For centuries, the city of Vilna (today Vilnius) was the center of Jewish life in what was then known as Polish-Lithuania. By the turn of the 20th century, the Lithuanian capital boasted over 100 synagogues, an array of Jewish newspapers, and scores of other cultural and religious institutions. It played host to the famed Gaon of Vilna, one of Judaism’s spiritual giants, and also to the socialist Bund, the secular Jewish labor movement.
Today, after the Holocaust, little is left of that historic Jewish community, which once comprised half of Vilna’s population, but now constitutes less than 1 percent of it. One remaining vestige of the city’s illustrious past, however, is its old Jewish cemetery, in which “a galaxy of eminent European rabbinic scholars and authors” were buried, as one leading scholar put it. Yet compounding tragedy upon tragedy, the Lithuanian government, reportedly with European Union funding, is preparing to build a $25 million convention center on the site.
In response, an alliance of local Jews and preeminent Jewish historians has taken up the cause of saving the cemetery. They are currently gathering signatures internationally for a petition to pressure the Lithuanian government. It can be signed here. “For us, it is [about] plain and simple human rights which include the right of the deceased to lie in peace, and the honoring of grave-plot purchases in perpetuity as sacrosanct,” said Dr. Dovid Katz, who taught Yiddish Studies at Oxford from 1978-1996, served as professor of Judaic studies at the University of Vilnius from 1999-2010, and now teaches at Vilnius Gediminas Technical University. “Then there is the slight issue of discrimination and anti-Semitism,” he added. “This fate would not be proposed for a more than 500-year-old Lithuanian cemetery in the nation’s capital.”
Vilna resident Ruta Bloshtein initiated the petition to stop the steamrolling of the cemetery grounds. In her introduction, she noted that this was not the first time a governing power had encroached upon the area: “During the Soviet Union’s misrule, the gravestones were all pilfered, and a sports arena was built in the middle of the cemetery, itself on a base mixed with human remains. Most of the graves on all four sides were left untouched, and many thousands are still buried there. It is sacred ground and should be restored as a cemetery and memorial park to which pilfered gravestones (which turn up all over the city) can be returned.”
“Because of the Holocaust and the murder of around 99% of Vilna’s Jewry, the buried people, whose families paid honestly over centuries for their perpetual place of rest, have no local descendants to take up their cause,” she continued. “The decision to mock the memory of Vilna Jewry with a convention center in the middle of the city’s medieval Jewish cemetery would be a grave error with unfortunate consequences, making for a blot on this city’s status for centuries to come. By contrast, moving the convention center project to another site and preserving with respect the old Jewish cemetery at Piramónt would bring great honor to modern democratic, EU member Lithuania.”
Many prominent local and regional rabbis, as well as the Simon Wiesenthal Center, have raised their voices in protest. (After Chaim Burshtein, Lithuania’s own chief rabbi since 2004, came out publicly against the convention center, he was fired by the putative lay leader of the Jewish community, who is working with the government on the project.)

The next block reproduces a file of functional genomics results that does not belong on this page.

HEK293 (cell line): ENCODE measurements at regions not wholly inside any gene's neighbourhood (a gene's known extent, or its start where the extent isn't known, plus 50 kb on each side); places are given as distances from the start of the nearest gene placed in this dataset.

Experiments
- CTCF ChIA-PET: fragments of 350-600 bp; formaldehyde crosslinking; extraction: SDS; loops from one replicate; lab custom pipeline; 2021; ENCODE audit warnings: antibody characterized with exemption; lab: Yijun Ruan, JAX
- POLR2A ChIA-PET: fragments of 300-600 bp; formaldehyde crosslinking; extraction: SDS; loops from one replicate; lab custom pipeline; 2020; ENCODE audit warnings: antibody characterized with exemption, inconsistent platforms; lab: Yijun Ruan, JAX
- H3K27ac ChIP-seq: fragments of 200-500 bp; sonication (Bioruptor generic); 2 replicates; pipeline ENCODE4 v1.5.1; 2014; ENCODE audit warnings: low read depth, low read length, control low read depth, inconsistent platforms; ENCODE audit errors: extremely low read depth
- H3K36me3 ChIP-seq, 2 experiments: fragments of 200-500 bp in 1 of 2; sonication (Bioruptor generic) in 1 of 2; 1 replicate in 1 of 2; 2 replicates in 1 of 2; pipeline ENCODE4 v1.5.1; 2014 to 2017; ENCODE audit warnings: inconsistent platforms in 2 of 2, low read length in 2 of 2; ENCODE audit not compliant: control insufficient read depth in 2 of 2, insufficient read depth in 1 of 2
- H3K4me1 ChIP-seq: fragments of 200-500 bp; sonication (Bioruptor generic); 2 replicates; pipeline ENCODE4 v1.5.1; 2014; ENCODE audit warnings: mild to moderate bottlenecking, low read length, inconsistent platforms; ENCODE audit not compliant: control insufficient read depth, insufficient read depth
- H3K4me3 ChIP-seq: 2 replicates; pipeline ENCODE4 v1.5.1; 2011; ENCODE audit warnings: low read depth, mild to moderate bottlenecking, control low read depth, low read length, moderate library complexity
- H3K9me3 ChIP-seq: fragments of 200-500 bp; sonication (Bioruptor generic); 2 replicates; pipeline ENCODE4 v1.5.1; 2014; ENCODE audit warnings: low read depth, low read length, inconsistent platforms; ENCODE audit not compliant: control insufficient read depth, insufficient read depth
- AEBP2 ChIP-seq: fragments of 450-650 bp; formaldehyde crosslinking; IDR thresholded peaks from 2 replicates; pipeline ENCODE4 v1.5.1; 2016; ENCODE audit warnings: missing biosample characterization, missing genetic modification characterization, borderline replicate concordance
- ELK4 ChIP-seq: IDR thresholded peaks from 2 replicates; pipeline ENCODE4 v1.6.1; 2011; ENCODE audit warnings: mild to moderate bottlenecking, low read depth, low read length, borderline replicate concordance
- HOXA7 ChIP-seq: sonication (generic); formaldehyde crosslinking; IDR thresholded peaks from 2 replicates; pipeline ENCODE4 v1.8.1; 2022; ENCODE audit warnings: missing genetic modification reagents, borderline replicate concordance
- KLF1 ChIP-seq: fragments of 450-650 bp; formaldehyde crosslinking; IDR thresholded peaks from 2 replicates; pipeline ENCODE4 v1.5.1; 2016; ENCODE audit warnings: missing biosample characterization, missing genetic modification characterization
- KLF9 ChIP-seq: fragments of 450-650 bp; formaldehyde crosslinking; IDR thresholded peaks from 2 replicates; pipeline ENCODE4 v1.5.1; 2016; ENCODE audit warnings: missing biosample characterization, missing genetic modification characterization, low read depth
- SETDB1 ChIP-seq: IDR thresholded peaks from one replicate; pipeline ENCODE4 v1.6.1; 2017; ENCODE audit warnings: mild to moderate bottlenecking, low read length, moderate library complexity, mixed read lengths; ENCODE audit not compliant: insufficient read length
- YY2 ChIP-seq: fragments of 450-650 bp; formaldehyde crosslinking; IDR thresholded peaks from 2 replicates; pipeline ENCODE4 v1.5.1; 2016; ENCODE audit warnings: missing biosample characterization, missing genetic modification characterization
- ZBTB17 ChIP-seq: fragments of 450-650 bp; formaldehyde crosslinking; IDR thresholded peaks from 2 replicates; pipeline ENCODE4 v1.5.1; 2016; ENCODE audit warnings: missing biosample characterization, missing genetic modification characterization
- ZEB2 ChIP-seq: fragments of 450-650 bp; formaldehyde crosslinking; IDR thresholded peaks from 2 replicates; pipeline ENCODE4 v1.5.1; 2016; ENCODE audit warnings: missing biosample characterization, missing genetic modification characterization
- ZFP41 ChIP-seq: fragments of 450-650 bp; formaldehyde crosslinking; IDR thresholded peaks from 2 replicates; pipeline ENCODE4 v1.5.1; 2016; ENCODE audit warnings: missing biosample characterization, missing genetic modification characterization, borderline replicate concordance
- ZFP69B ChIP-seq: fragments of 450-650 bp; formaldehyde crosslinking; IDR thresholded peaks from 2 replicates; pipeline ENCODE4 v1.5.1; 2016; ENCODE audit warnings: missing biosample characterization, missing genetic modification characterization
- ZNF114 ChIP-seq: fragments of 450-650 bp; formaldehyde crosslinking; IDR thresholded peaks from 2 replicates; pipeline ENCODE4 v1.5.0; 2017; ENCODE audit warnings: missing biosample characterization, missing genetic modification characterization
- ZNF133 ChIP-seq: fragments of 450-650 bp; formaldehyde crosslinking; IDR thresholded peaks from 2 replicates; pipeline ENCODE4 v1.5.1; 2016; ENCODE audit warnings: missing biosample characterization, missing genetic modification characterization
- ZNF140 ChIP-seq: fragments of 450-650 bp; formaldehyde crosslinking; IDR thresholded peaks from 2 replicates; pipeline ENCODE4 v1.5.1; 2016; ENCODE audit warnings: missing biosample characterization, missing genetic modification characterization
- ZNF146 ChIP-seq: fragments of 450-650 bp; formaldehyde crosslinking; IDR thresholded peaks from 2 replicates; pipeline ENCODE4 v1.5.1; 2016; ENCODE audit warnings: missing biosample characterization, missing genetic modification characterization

Another prominent scholar who has been working to preserve the Jewish cemetery is Dr. Shnayer Leiman, a veteran of Oxford, Harvard, and Yale, where he directed the Jewish studies program. Dubbed the “Sherlock Holmes of Jewish history,” Leiman has been leading tours to Vilna and frequenting it for research for decades. He has carefully documented the Jewish history and heritage preserved in Vilna’s cemetery. “I know full well what’s been going on,” he told me. Over the weekend, he sent out an email to his many students and colleagues asking them to sign the protest petition. “This letter that I wrote on Friday was just my response to cries, personal messages that I got from people in Vilna telling me: we’re in total despair, no one helps us,” he said. “I decided that I can’t stand idly by anymore.”
American Jews, Leiman explained, should care about this plight for two reasons. “One, they should always be concerned about their fellow Jews,” he said. “So if there’s a Jewish community in Lithuania, in Vilna, that needs help, we should be concerned about their concerns.” Moreover, in this case, foreign outcry may be the only thing that will effect change. “Lithuania has a very strong government, it can take strong action,” said Leiman. “People who have picked up the ball, like Prof. Dovid Katz, have been ostracized, fired from their jobs. It’s politically charged and it’s not a place where anything’s going to happen unless there’s outside pressure.”
Second, Leiman continued, “there’s a much larger issue at stake here, and that is whether any government can at will destroy a Jewish cemetery. Once you allow this in Vilna—and there are those who allowed it—it’s going to happen everywhere. Every government’s going to say, ‘Well, not only did they do it, they got paid by the E.U. to do it!’ Anytime they want to, they can express the law of eminent domain and even destroy Jewish cemeteries. They’re not going to destroy a Christian cemetery, but Jewish cemeteries, why not? Who’s going to complain? So the stakes are very high. What’s at stake is really the future of all Jewish cemeteries in Europe in particular, or anywhere where the Jewish population dwindles and the government feels it can just walk in and do whatever it wants.”
“It shouldn’t happen; it shouldn’t be done.”
As of this publication, the petition to save the Vilna cemetery had 4,612 signatures.